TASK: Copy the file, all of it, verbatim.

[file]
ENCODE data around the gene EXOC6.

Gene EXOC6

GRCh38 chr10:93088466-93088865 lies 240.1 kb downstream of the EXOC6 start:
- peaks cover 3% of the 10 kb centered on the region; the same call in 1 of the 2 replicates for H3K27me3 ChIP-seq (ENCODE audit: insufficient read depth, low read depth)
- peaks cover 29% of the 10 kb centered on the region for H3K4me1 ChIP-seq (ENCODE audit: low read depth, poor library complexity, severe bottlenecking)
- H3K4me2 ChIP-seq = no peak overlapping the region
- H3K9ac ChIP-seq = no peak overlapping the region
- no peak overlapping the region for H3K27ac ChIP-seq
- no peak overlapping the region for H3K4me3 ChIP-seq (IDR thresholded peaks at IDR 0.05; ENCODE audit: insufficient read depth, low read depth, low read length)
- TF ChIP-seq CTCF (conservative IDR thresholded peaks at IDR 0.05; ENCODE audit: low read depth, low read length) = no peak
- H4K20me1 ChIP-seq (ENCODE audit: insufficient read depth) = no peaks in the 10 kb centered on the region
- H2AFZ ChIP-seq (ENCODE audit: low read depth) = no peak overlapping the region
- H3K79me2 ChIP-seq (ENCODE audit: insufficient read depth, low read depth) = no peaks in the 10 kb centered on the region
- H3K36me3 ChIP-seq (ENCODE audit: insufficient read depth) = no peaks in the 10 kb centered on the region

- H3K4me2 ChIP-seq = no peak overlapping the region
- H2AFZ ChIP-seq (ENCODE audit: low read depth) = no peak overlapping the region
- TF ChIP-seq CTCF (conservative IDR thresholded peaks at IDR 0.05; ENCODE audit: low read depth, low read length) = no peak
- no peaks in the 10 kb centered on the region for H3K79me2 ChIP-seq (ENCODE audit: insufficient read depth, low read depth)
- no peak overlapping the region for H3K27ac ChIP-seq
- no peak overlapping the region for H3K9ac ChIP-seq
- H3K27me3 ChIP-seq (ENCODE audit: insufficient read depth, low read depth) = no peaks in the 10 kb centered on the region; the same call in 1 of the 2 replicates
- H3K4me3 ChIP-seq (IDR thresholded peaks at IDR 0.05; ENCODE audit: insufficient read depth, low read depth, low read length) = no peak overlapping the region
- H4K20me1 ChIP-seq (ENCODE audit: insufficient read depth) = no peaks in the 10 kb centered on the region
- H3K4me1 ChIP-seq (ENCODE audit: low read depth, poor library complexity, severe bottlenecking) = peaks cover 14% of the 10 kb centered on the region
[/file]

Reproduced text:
ENCODE data around the gene EXOC6.

Gene EXOC6

GRCh38 chr10:93088466-93088865 lies 240.1 kb downstream of the EXOC6 start:
- peaks cover 3% of the 10 kb centered on the region; the same call in 1 of the 2 replicates for H3K27me3 ChIP-seq (ENCODE audit: insufficient read depth, low read depth)
- peaks cover 29% of the 10 kb centered on the region for H3K4me1 ChIP-seq (ENCODE audit: low read depth, poor library complexity, severe bottlenecking)
- H3K4me2 ChIP-seq = no peak overlapping the region
- H3K9ac ChIP-seq = no peak overlapping the region
- no peak overlapping the region for H3K27ac ChIP-seq
- no peak overlapping the region for H3K4me3 ChIP-seq (IDR thresholded peaks at IDR 0.05; ENCODE audit: insufficient read depth, low read depth, low read length)
- TF ChIP-seq CTCF (conservative IDR thresholded peaks at IDR 0.05; ENCODE audit: low read depth, low read length) = no peak
- H4K20me1 ChIP-seq (ENCODE audit: insufficient read depth) = no peaks in the 10 kb centered on the region
- H2AFZ ChIP-seq (ENCODE audit: low read depth) = no peak overlapping the region
- H3K79me2 ChIP-seq (ENCODE audit: insufficient read depth, low read depth) = no peaks in the 10 kb centered on the region
- H3K36me3 ChIP-seq (ENCODE audit: insufficient read depth) = no peaks in the 10 kb centered on the region

- H3K4me2 ChIP-seq = no peak overlapping the region
- H2AFZ ChIP-seq (ENCODE audit: low read depth) = no peak overlapping the region
- TF ChIP-seq CTCF (conservative IDR thresholded peaks at IDR 0.05; ENCODE audit: low read depth, low read length) = no peak
- no peaks in the 10 kb centered on the region for H3K79me2 ChIP-seq (ENCODE audit: insufficient read depth, low read depth)
- no peak overlapping the region for H3K27ac ChIP-seq
- no peak overlapping the region for H3K9ac ChIP-seq
- H3K27me3 ChIP-seq (ENCODE audit: insufficient read depth, low read depth) = no peaks in the 10 kb centered on the region; the same call in 1 of the 2 replicates
- H3K4me3 ChIP-seq (IDR thresholded peaks at IDR 0.05; ENCODE audit: insufficient read depth, low read depth, low read length) = no peak overlapping the region
- H4K20me1 ChIP-seq (ENCODE audit: insufficient read depth) = no peaks in the 10 kb centered on the region
- H3K4me1 ChIP-seq (ENCODE audit: low read depth, poor library complexity, severe bottlenecking) = peaks cover 14% of the 10 kb centered on the region